WASHINGTON (Reuters) - U.S. consumer spending barely rose in August, suggesting that the economy’s main growth engine was slowing after accelerating sharply in the second quarter.
The Commerce Department said on Friday consumer spending, which accounts for more than two-thirds of U.S. economic activity, edged up 0.1% last month as an increase in outlays on recreational goods and motor vehicles was offset by a decrease in spending at restaurants and hotels.
Data for July was revised slightly down to show consumer spending increasing 0.5% instead of the previously reported 0.6% advance. Economists polled by Reuters had forecast consumer spending gaining 0.3% last month.
Consumer spending, fueled by the lowest unemployment rate in almost half a century, has been blunting some of the hit on the economy from the White House’s nearly 15-month trade war in China, which has sunk business investment and manufacturing.
But with tariffs on Chinese goods broadened to include consumer goods, there are fears that spending could slow. There are also worries that weak business investment and sluggish profit growth could constrain companies’ ability to continue hiring more workers, and undermine consumer spending.
The Federal Reserve last week cut interest rates for the second time this year, citing the ongoing risks to the longest economic expansion on record from the U.S.-China trade war and slowing global growth.
The U.S. central bank cut rates in July for the first time since 2008. The economy is now in its 11th year of expansion.
Consumer prices as measured by the personal consumption expenditures (PCE) price index were unchanged in August as food prices declined for a third straight month and the cost of energy goods and services dropped 2.0%.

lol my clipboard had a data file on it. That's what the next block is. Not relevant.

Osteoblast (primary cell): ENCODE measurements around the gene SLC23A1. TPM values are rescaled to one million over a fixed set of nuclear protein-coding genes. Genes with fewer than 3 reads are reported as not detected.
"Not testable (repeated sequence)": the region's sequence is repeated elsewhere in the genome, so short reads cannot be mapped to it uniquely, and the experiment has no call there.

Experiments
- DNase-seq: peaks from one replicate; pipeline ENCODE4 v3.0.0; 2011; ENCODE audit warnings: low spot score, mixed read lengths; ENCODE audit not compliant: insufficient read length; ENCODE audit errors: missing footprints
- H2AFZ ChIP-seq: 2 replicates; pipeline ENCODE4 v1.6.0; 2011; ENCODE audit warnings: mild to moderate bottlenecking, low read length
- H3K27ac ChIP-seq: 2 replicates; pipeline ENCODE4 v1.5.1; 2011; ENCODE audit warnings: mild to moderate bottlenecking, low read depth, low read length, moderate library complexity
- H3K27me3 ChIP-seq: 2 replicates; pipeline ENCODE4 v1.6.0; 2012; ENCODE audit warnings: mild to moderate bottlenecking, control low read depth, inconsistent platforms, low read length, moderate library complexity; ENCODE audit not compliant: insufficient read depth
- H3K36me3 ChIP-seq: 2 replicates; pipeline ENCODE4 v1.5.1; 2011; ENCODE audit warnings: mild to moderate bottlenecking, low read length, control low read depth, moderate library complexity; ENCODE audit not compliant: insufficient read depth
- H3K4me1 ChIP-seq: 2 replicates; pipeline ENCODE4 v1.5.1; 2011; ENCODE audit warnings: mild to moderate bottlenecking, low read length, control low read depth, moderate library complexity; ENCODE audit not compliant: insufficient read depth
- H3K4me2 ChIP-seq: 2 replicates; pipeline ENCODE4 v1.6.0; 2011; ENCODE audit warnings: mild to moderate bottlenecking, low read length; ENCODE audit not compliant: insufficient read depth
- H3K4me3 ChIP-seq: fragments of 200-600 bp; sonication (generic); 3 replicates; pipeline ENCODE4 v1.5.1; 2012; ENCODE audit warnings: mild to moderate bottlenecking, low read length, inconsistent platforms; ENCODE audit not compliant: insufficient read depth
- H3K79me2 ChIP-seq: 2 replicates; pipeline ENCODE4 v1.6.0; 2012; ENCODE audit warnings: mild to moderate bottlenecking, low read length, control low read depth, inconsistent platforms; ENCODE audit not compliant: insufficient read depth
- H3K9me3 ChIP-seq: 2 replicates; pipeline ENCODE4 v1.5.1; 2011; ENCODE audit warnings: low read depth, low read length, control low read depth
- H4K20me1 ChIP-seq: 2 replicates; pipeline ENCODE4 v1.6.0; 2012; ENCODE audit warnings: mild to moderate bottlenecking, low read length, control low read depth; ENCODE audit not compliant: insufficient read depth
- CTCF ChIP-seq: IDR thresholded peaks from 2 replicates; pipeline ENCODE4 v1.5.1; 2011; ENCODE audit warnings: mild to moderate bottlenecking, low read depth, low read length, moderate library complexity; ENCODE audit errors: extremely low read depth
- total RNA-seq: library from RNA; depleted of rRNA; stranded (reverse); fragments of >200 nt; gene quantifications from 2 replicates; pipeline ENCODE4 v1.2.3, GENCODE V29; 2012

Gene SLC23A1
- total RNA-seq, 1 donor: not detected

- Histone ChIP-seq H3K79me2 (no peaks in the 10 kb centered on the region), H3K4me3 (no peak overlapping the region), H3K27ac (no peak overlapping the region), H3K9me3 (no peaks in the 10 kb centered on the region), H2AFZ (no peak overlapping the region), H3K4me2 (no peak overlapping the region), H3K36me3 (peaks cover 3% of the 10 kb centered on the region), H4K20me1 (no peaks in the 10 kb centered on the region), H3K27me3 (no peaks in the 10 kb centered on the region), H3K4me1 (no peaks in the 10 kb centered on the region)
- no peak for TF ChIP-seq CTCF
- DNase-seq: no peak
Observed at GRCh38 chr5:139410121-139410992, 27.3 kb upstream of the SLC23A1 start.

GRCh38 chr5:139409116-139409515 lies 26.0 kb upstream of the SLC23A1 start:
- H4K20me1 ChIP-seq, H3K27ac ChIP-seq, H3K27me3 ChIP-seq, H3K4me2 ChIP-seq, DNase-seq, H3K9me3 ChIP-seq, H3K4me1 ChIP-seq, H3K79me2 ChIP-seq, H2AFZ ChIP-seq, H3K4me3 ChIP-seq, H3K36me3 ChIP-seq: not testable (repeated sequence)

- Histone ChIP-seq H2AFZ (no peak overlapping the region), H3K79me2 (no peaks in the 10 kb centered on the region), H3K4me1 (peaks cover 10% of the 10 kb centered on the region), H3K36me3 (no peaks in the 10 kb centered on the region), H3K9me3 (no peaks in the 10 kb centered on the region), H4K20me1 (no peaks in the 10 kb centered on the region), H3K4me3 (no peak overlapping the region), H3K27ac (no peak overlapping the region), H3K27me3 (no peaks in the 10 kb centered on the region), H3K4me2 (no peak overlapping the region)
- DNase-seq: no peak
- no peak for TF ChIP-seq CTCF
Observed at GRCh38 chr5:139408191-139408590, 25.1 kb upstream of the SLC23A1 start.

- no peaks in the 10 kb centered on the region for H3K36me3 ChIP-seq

The PCE price index rose 0.2% in July. In the 12 months through August, the PCE price index increased 1.4%, rising by the same margin for a fourth straight month.
Excluding the volatile food and energy components, the PCE price index edged up 0.1% last month after rising 0.2% in July. That lifted the annual increase in the so-called core PCE price index to 1.8% in August, the biggest gain since January, from 1.7% in July.
The core PCE index is the Fed’s preferred inflation measure and has undershot the U.S. central bank’s 2% target this year.
When adjusted for inflation, consumer spending gained 0.1% in August. This so-called real consumer spending increased 0.3% in July. Consumer spending surged at a 4.6% annualized rate in the second quarter, the fastest pace in 4-1/2 years.
Last month, spending on goods rose 0.1%, driven by outlays on recreational goods and motor vehicles. Spending on services increased 0.2%.
The economy grew at a 2.0% annualized rate last quarter, slowing from the January-March quarter’s brisk 3.1% pace. The Atlanta Fed is forecast gross domestic product rising at a 1.9% rate in the third quarter.
Personal income rose 0.4% in August after nudging up 0.1% in the prior month. Wages increased 0.6%. With income growth outpacing spending, savings rose to $1.35 trillion from $1.29 trillion in July.
Reporting by Lucia Mutikani; Editing by Andrea Ricci